Available from Boydell and Brewer
Right of Election:
in inhabitants paying scot and lot
Number of voters:
400 to 500
|18 June 1790||HON. LIONEL DAMER|
|RICHARD BENYON I|
|25 May 1796||HON. LIONEL DAMER|
|RICHARD BENYON I|
|26 Oct. 1796||FRENCH LAURENCE vice Benyon, deceased|
|5 July 1802||FRENCH LAURENCE|
|11 Apr. 1806||ELLIOT re-elected after appointment to office|
|3 Nov. 1806||FRENCH LAURENCE|
|13 May 1807||FRENCH LAURENCE|
|14 Mar. 1809||FRANCIS RUSSELL, Mq. of Tavistock, vice Laurence, deceased|
|8 Oct. 1812||WILLIAM ELLIOT|
|16 Apr. 1816||HON. WILLIAM LAMB vice Ponsonby, vacated his seat|
|17 June 1818||WILLIAM ELLIOT|
|HON. WILLIAM LAMB|
|10 Feb. 1819||JAMES SCARLETT vice Elliot, deceased|
|30 Nov. 1819||SIR ROBERT HERON, Bt., vice Lamb, vacated his seat|
Earl Fitzwilliam, the principal property owner, was unopposed parliamentary patron of this open borough throughout the period. He described Peterborough in 1796 as ‘a place where we have no trouble, but where we always pay great attention’. French Laurence, after his return, informed his patron, 16 Nov. 1796, that he had endeavoured ‘to give the proceeding the air of a free and independent election without the mention of freedom, and independence, and at the same time to keep your lordship ever before their eyes’.1 Fitzwilliam’s choice of Members was a ‘mixture’ of ‘distinguished persons, suitable persons, family connexions, ancient friendships’, so he claimed.2 In 1806 both Laurence and Elliot were prepared to make way for Lord Milton, Fitzwilliam’s heir, who was of age, ‘in that seat which most naturally belongs to him’; but when he gained the county seat, they remained in possession.3 When William Windham* was without a seat in 1807, both Members felt disposed to make way for him, but appreciated that there were decencies to be observed towards the electors which made the substitution difficult to arrange. An arrangement did come off in 1809 when, on the death of Laurence, the patron recommended the Marquess of Tavistock, who would otherwise, on his coming of age, have displaced his locum tenens George Ponsonby at Tavistock.4 In 1812 they exchanged seats.
In 1816, when Ponsonby found a county seat, William Lamb, on whose behalf Lady Bessborough had applied in 1812, replaced him. His patron expected him to oppose parliamentary reform and he was informed that the expense would be £600 to £700: ‘it will be besides necessary, once in a year, to come down to pay court to the principal persons by a call at their doors, to dine at a club, but no expense attending it’.5 On Elliot’s death late in 1818 there was much speculation as to his replacement and the choice of Scarlett caused some surprise, as he had ‘no connection’ with his patron. George and William Ponsonby and Charles Cavendish were mentioned in Whig circles for the vacancy; Lord Milton thought of Sir Robert Heron and George Strickland of Boynton; while Sir Francis Lindley Wood, ‘a private Yorkshire friend’ was also considered.6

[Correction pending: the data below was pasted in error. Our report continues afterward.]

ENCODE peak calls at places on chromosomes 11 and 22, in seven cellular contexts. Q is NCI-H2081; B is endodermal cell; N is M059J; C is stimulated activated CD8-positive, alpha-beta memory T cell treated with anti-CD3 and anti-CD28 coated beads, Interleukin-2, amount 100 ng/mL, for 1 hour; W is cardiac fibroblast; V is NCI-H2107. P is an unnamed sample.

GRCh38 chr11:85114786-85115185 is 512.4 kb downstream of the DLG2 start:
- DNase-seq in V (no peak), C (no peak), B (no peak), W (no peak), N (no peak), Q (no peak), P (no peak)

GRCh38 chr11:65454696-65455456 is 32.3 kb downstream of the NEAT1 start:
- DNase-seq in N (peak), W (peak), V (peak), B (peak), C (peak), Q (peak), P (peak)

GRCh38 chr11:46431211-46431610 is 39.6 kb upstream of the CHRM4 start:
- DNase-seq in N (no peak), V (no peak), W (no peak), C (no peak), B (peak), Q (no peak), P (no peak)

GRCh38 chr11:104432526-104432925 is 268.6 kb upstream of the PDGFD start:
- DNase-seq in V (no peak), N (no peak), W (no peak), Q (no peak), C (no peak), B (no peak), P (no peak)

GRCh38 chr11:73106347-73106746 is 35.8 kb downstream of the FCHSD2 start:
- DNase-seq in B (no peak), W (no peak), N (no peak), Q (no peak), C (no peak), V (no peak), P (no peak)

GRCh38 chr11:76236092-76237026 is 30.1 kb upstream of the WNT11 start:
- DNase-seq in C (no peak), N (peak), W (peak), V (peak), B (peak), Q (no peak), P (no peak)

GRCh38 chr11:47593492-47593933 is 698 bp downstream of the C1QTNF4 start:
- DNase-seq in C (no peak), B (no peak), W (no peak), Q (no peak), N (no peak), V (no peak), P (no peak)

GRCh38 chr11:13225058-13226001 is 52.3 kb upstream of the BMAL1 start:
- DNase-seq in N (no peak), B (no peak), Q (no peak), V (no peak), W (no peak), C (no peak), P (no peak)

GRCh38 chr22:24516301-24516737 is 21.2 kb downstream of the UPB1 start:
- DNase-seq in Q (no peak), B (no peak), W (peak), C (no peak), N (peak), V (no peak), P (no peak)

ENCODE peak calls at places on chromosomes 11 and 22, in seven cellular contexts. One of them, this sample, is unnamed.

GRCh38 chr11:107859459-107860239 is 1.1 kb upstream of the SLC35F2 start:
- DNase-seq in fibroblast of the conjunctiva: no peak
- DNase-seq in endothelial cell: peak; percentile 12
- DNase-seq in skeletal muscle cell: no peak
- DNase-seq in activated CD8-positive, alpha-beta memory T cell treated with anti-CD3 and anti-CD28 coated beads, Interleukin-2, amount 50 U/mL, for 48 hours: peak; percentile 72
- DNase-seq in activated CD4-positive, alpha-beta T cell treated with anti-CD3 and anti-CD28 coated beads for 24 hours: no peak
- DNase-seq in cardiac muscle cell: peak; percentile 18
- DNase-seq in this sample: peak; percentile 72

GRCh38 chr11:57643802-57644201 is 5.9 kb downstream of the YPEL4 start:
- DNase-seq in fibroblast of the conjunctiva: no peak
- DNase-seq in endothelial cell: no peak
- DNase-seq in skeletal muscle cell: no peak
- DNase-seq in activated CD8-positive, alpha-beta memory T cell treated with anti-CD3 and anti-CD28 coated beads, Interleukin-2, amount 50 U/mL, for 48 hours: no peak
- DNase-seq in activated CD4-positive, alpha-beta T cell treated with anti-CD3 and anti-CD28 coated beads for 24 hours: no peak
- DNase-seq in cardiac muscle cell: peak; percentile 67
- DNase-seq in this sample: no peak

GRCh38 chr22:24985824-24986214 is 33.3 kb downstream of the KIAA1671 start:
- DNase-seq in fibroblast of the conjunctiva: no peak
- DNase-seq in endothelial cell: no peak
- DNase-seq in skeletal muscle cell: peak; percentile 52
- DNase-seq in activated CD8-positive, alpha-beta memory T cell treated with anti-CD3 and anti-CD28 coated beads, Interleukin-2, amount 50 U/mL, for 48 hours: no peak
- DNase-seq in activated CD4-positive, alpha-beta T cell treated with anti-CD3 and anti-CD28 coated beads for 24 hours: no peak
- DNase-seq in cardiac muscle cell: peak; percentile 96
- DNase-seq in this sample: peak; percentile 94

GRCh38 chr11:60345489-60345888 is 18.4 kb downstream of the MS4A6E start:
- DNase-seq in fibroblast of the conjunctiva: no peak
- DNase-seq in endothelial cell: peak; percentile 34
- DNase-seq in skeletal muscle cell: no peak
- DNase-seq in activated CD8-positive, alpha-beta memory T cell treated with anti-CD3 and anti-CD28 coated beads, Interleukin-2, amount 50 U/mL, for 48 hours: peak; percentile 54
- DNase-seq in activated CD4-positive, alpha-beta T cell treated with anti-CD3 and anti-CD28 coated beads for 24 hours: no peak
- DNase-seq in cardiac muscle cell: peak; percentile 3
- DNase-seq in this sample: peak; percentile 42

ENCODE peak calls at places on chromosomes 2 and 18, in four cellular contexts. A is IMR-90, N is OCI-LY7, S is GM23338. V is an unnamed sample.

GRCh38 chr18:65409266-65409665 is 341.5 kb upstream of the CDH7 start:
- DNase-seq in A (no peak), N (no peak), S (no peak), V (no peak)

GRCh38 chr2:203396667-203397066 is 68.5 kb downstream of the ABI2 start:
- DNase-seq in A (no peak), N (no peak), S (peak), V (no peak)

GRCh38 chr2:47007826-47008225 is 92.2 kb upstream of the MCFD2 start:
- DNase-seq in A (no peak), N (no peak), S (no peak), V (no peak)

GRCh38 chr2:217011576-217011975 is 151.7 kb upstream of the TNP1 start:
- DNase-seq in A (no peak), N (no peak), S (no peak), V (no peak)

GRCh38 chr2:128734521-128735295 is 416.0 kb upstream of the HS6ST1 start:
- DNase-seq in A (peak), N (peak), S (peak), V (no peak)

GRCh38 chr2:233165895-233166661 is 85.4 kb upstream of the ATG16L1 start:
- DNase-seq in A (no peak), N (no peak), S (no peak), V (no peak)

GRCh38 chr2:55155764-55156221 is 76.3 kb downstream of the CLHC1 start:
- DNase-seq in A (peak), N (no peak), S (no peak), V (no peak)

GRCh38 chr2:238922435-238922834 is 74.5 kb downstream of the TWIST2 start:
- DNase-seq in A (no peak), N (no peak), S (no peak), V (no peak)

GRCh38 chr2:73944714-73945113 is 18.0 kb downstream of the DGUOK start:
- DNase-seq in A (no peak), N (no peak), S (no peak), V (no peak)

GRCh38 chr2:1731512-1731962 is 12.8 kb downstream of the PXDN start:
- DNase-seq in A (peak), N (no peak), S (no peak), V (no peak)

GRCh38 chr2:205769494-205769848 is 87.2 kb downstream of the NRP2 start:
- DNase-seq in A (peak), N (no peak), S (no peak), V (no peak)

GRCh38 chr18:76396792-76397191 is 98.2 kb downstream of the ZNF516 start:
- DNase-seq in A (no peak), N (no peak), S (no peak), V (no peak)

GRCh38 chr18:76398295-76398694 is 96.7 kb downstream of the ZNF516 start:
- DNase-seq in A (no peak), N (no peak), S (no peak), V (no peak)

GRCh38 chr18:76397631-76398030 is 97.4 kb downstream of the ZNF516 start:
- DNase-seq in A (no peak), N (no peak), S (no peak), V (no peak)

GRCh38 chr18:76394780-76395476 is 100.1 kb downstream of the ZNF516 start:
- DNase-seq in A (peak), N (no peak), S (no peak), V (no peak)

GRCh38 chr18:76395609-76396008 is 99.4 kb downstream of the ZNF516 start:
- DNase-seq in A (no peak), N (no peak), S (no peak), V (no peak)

A second vacancy in 1819 was filled by Sir Robert Heron, who met with some hostility. A letter of 17 Nov. to the patron, signed by 26 respectable inhabitants, made a ‘plain but respectful avowal’ of dislike of Fitzwilliam’s choice. Lord Milton, in a letter to Dr Strong, one of the signatories, 20 Nov., remonstrated: Peterborough nominees had been men ‘more than usually eminent and conspicuous above their fellows ... Heron at least is undoubtedly one of the most considerable Members of the last Parliament who have not been elected to the present.’ He went on to deny the aspersions cast on Heron’s ‘moral and religious character’, regarding them as insulting to his family. Three days later, Fitzwilliam reported:
It now comes out that Sir Robert is objected to because he votes thick and thin in opposition—is therefore an improper representative of the ever loyal city of P[eterborough]—no longer then the holy city—politics override religion.
Heron, who admitted that ‘the high church’, led by Bishop Marsh, was ‘terribly hostile, both to the family at Milton, and to myself’, reported that Milton, who championed him on his canvass, ‘spoke with great emotion, and even shed tears; he defended me most honourably, and with far more effect than I could have defended myself’. He emerged, in his own estimation, ‘the most acceptable candidate they have long or ever had’.7
Author: R. G. Thorne
- 1. Fitzwilliam mss, box 50, Fitzwilliam to Laurence, 18 Sept., Laurence to Fitzwilliam, 16 Nov. 1796.
- 2. Grey mss, Fitzwilliam to Grey, 18 Nov. 1812.
- 3. Fitzwilliam mss, box 67, Laurence to Fitzwilliam, 31 Dec. 1805; Wentworth Woodhouse mun. F64a, Elliot to Fitzwilliam, 14 July 1806.
- 4. Fitzwilliam mss, box 72, Laurence to Fitzwilliam, 3 May 1807; Add. 37888, f. 120.
- 5. Grey mss, loc. cit.; Heron, Notes (1851), 225; Fitzwilliam mss, X1607, Milton to Lamb, 30 June 1815.
- 6. Spencer mss, Lady to Ld. Spencer, 10 Nov.; Grey mss, Tierney to Grey, 10 Nov. 1818; Brougham mss, Brougham to Lambton, Sat. ; Fitzwilliam mss, box 94, Milton to Fitzwilliam, 22, 24 Nov.; X516/11, Fitzwilliam to Milton, 13 Dec. 1818.
- 7. Fitzwilliam mss, box 94, address to Fitzwilliam, 17 Nov.; box 98, Milton to Strong, 20 Nov.; X515/10, Fitzwilliam to Lady Fitzwilliam, 23 Nov. 1819; Heron, Notes (1851), 107.